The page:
Spain was Spain again. 2022 saw the return of fiestas, festivals, and ferias — such profound economic and emotional stimulants for Spanish society — return in their full capacities, filling the country’s streets and squares with colour, vigour, and alegría. However, no sooner had the battle with an invisible enemy in Covid-19 begun to wane than Vladimir Putin declared war on Ukraine. Spaniards quickly learned the meaning of cost-push inflation — in July, it hit a 38-year high of 10.8%. As Spain enters a bumper election year, attention will move away from the ideological debates that fill the airwaves and column inches here toward a subject we can all understand: the money in our pockets.
2023 looks set to be another tempestuous year. There’ll be high points and low blows. Joy and drama — Spain being very Spain.
Here is just a flavour of what’s to come:
1. All eyes on Spain
Spain will assume the Presidency of the Council of the European Union for the fifth time during the second half of 2023. Coinciding with the run-in to the general election, there will be lots of nice opportunities for handshakes and soundbites for prime minister Pedro Sánchez when Charles Michel, Ursula von der Leyen, Emmanuel Macron, and company visit Madrid. Like the French president, Sánchez feels more loved in Brussels than at home, and we can expect him to use these gatherings to cement his position as the face of modern Spain in Europe. Of the four leaders present at the last general election debate in 2019, only Sánchez is left standing — his allies in Europe will be hoping he secures a second term.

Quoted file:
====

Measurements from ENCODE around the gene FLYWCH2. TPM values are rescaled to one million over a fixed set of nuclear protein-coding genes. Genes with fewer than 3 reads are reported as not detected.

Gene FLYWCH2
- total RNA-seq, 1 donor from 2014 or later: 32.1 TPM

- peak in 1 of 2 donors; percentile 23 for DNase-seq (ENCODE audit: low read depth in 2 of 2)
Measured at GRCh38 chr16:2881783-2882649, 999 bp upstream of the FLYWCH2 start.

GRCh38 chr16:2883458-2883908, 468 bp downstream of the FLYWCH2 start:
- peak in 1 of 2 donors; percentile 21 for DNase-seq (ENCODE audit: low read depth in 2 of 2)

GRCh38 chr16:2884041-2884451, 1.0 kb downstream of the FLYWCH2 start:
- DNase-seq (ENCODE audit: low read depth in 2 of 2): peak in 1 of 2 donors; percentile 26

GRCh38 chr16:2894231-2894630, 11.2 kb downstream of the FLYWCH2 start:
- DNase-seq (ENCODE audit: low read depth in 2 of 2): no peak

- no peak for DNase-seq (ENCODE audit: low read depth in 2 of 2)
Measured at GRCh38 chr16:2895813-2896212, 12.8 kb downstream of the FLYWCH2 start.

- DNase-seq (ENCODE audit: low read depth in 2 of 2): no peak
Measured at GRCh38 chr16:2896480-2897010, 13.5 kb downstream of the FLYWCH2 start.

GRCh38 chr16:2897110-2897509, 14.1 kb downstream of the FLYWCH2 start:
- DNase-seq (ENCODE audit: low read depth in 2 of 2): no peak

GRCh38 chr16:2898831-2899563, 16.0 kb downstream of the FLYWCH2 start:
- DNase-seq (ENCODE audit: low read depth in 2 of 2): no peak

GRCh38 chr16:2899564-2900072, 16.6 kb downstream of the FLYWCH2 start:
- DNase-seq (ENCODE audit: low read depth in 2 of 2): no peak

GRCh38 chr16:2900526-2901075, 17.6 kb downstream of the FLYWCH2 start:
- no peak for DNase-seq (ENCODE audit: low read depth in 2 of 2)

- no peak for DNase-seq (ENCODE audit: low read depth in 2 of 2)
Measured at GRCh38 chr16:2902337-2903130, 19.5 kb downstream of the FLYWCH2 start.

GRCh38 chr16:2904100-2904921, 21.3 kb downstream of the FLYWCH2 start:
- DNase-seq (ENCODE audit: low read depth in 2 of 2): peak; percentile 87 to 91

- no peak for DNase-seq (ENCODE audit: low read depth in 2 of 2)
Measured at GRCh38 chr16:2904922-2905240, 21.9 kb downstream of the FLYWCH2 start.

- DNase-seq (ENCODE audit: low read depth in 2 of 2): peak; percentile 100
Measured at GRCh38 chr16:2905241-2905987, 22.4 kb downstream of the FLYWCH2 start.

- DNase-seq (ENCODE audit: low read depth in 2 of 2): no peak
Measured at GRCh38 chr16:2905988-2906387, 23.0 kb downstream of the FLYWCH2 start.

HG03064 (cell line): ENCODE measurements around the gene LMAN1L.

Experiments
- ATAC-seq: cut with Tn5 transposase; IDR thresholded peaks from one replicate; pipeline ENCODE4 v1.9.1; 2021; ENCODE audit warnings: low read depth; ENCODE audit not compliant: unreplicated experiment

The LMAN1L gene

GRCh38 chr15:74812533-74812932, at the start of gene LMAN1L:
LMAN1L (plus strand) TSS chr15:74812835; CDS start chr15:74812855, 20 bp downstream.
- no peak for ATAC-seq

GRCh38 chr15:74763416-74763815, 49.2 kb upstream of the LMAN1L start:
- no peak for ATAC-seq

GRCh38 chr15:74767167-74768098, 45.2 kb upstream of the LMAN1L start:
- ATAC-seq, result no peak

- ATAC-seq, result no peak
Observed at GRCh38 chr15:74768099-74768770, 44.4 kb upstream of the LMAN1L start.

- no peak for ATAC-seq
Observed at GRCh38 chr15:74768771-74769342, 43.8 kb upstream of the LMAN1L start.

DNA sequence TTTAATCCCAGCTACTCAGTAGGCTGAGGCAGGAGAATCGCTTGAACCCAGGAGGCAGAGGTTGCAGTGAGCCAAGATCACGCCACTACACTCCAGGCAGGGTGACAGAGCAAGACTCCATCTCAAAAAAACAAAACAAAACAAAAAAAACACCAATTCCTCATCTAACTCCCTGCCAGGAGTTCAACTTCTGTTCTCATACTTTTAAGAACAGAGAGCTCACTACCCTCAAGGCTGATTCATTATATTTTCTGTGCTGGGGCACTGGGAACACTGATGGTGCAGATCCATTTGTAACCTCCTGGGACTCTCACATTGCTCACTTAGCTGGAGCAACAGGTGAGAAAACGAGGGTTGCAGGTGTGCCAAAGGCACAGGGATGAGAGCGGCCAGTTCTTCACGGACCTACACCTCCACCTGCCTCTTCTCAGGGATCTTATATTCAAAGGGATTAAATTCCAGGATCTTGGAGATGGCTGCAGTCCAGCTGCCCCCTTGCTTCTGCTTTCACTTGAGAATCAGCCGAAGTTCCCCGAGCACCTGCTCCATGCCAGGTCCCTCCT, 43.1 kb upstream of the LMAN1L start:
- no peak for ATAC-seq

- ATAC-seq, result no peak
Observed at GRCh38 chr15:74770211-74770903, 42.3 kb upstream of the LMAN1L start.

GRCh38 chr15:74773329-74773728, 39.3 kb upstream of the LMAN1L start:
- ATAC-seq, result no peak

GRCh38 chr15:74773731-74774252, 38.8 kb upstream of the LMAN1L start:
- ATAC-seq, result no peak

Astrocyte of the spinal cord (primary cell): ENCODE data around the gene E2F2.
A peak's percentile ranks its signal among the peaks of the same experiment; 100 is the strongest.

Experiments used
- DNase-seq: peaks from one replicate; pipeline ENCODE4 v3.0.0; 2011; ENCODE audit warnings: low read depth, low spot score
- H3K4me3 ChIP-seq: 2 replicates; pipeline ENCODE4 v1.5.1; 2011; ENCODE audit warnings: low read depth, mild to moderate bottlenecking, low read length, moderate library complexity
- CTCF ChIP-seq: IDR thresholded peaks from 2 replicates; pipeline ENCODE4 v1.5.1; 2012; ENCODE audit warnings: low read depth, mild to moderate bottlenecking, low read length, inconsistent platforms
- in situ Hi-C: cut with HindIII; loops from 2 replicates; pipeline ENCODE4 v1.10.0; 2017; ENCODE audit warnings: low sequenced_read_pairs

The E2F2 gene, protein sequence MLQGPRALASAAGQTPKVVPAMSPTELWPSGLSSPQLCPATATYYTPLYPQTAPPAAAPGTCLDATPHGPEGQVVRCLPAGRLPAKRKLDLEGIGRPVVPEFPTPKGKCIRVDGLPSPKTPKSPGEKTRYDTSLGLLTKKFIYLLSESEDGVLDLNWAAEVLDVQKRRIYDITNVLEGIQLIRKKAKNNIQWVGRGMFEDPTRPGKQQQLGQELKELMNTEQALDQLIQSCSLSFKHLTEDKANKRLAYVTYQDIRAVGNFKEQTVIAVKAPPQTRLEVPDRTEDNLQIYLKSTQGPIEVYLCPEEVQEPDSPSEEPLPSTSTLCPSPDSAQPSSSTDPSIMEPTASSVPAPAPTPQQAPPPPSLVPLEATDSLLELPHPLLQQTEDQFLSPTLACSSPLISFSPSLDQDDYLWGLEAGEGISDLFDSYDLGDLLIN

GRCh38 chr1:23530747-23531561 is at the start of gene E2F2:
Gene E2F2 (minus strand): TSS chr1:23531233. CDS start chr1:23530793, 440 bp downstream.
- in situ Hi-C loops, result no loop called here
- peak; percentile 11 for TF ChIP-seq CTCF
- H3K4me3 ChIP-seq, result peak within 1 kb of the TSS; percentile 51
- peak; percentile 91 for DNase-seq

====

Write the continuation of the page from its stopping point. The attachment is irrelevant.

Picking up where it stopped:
2. Election fever
Towards the end of the last decade, Spaniards faced four gruelling general elections in four years. They’ll be sick of the sight of their local polling stations come this time next year. With municipal, regional, and general elections on the horizon, those living in Spain will be force-fed politics for breakfast, lunch, and dinner. Will Spain’s first-ever coalition government pass the litmus test? If it doesn’t, the progressive block will be replaced by another coalition — this time from the opposite end of the political spectrum in the form of the conservative Partido Popular (PP) and far-right party Vox. Pedro Sanchez and his PSOE party have bounced…